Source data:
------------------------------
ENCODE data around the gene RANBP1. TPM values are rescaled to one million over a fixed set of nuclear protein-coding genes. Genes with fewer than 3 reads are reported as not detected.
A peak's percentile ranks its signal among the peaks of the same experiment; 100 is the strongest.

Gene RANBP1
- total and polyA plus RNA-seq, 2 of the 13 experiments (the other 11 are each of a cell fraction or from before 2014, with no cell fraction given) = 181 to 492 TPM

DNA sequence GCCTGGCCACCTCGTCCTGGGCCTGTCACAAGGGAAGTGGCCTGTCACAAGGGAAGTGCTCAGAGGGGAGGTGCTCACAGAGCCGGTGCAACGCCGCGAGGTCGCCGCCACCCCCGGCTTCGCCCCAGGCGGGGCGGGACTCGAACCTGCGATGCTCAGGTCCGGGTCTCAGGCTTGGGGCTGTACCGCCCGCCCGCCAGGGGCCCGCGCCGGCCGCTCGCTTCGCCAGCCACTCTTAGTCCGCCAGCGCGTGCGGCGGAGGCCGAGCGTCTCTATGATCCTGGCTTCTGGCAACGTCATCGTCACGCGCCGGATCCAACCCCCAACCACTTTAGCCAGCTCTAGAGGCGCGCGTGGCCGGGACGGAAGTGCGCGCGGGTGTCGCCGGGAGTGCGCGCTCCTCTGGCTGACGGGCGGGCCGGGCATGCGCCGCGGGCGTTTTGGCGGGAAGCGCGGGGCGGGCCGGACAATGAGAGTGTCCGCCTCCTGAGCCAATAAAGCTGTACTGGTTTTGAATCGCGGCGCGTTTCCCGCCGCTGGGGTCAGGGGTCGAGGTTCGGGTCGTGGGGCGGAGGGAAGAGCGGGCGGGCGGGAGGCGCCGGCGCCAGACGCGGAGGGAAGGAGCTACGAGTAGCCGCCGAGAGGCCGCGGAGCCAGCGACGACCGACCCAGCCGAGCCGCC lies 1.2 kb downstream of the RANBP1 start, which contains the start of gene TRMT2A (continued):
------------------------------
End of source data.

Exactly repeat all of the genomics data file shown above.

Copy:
ENCODE data around the gene RANBP1. TPM values are rescaled to one million over a fixed set of nuclear protein-coding genes. Genes with fewer than 3 reads are reported as not detected.
A peak's percentile ranks its signal among the peaks of the same experiment; 100 is the strongest.

Gene RANBP1
- total and polyA plus RNA-seq, 2 of the 13 experiments (the other 11 are each of a cell fraction or from before 2014, with no cell fraction given) = 181 to 492 TPM

DNA sequence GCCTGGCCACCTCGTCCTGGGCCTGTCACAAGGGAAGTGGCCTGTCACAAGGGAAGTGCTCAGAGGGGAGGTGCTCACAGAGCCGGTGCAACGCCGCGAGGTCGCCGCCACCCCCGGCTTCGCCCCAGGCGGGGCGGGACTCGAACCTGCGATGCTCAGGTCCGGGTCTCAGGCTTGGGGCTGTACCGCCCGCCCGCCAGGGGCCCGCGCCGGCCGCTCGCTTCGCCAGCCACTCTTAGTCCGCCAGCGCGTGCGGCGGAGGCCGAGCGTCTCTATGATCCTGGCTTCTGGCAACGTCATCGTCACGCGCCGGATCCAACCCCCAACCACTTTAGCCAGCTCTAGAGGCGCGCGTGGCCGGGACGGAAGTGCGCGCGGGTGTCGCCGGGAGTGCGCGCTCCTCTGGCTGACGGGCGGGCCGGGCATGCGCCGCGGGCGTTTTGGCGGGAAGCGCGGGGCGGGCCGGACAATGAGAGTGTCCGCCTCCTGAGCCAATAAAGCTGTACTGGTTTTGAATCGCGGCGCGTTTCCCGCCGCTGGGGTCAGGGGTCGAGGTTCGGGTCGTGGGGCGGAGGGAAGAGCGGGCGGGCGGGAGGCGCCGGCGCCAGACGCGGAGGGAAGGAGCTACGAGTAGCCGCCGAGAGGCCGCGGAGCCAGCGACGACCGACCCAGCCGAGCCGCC lies 1.2 kb downstream of the RANBP1 start, which contains the start of gene TRMT2A (continued):